More than 500 apps available on the Play Store, which have been downloaded a combined amount of over 100m times across Android, may have downloaded spyware to users through a malicious advertising SDK (software development kit) that the apps used.
The Igexin ad SDK, discovered by mobile security company Lookout, was found in games that target teens, weather, internet radio, photo editors, educational, health and fitness, travel, emoji, and home video camera apps. One of the games that contained the SDK had between 50m and 100m downloads, while one weather app and photo editor app had between 1m and 5m a piece with one internet radio app sitting at 500k to 1m downloads. Two of these popular apps include LuckyCash, with 1m downloads, and SelfieCity, which sits at 5m downloads.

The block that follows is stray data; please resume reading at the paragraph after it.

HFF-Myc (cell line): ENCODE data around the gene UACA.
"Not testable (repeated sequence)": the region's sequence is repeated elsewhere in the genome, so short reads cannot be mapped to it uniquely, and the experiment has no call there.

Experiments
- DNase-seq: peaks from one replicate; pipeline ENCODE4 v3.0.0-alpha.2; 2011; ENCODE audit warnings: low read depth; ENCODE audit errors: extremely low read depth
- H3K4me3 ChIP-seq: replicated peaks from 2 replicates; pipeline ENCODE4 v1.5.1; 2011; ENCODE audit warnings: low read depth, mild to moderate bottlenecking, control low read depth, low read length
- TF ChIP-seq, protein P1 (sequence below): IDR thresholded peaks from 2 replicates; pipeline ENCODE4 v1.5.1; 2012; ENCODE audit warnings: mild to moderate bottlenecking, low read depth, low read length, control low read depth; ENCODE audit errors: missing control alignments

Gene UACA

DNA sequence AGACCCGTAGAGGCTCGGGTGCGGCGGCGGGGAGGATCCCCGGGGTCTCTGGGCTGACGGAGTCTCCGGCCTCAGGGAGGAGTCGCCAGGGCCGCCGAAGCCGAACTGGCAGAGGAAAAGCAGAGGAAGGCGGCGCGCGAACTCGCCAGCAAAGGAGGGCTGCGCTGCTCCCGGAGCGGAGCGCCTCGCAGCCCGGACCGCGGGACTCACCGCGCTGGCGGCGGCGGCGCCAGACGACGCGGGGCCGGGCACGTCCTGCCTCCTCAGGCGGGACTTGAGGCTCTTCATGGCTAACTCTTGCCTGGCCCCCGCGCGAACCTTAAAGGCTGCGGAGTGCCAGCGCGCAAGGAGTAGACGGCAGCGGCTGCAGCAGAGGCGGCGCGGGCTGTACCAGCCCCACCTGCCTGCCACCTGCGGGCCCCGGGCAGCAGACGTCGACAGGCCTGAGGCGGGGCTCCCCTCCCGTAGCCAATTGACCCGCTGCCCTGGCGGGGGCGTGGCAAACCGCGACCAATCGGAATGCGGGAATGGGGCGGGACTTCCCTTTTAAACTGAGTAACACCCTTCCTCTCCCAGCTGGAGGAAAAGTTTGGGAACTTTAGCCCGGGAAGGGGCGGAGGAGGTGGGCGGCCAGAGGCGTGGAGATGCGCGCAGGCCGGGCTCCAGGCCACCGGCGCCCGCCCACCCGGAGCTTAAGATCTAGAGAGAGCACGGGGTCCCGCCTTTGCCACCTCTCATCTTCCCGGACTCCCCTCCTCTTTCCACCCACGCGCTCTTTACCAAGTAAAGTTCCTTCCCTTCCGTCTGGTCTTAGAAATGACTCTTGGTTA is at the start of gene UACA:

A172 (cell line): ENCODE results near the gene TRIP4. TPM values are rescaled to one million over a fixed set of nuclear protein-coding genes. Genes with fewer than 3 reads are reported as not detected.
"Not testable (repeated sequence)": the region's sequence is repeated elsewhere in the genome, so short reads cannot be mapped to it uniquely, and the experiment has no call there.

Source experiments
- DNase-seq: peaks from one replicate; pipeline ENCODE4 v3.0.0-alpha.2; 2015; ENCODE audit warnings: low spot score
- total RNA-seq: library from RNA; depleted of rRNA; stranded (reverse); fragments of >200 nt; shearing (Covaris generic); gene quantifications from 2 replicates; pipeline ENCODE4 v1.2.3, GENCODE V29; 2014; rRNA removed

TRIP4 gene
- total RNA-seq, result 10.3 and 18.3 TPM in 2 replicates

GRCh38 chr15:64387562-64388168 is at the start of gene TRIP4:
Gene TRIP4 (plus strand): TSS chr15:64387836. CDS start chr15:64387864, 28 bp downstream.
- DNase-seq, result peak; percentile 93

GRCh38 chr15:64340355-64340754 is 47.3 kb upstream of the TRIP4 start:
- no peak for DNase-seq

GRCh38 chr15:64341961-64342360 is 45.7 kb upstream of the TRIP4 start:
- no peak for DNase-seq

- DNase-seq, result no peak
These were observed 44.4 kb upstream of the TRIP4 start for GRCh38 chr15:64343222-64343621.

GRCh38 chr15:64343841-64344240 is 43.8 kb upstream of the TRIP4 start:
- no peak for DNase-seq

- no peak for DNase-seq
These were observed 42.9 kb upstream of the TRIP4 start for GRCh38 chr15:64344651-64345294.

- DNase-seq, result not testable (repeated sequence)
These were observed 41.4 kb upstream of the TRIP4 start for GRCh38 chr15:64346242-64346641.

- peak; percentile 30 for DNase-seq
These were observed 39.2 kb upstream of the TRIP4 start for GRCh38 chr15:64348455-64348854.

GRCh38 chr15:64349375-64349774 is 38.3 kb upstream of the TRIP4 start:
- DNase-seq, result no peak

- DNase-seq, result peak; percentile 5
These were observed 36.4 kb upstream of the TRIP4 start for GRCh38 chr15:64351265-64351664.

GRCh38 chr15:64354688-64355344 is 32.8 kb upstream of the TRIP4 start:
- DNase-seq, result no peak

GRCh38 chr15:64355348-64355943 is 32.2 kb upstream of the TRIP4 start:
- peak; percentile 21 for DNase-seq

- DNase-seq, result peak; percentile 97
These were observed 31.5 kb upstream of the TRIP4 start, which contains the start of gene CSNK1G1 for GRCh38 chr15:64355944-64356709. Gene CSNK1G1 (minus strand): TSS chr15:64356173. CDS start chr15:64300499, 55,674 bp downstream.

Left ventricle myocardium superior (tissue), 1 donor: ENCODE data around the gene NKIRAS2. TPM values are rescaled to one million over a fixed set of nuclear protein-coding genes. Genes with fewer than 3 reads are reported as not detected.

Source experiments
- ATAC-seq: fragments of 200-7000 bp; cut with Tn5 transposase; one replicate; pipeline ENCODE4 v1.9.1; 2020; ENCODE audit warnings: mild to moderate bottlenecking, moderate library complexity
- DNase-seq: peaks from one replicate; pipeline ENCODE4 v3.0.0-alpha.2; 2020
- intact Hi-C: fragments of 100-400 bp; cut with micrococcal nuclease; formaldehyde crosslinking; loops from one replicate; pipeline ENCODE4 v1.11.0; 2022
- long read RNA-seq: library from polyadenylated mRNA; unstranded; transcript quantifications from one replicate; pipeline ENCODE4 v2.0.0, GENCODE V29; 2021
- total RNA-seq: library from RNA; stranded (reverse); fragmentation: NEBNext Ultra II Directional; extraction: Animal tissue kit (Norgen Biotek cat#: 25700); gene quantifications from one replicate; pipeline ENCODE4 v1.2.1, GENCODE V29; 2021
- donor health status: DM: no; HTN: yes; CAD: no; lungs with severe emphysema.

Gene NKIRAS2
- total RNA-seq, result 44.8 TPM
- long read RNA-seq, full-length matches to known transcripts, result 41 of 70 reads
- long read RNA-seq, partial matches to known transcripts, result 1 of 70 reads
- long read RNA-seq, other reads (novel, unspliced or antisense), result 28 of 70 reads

Lookout notified Google of about the malicious SDK and the tech giant has since removed the apps from the Play Store, or replaced them with update versions that removes the SDK.
Igexin claims that its targeted advertising services leverage data collected about people such as their interests, occupation, income, and location. But, of course, this was discovered to be untrue by Lookout, though app developers would have also been unaware, thinking they were getting a traditional advertising SDK that leverages networks and delivers ads to users.
Lookout also notes that not all versions of Igexin, which is of Chinese origin, deliver malicious functionality. Only those that implement a specific plugin framework are capable of spying on users.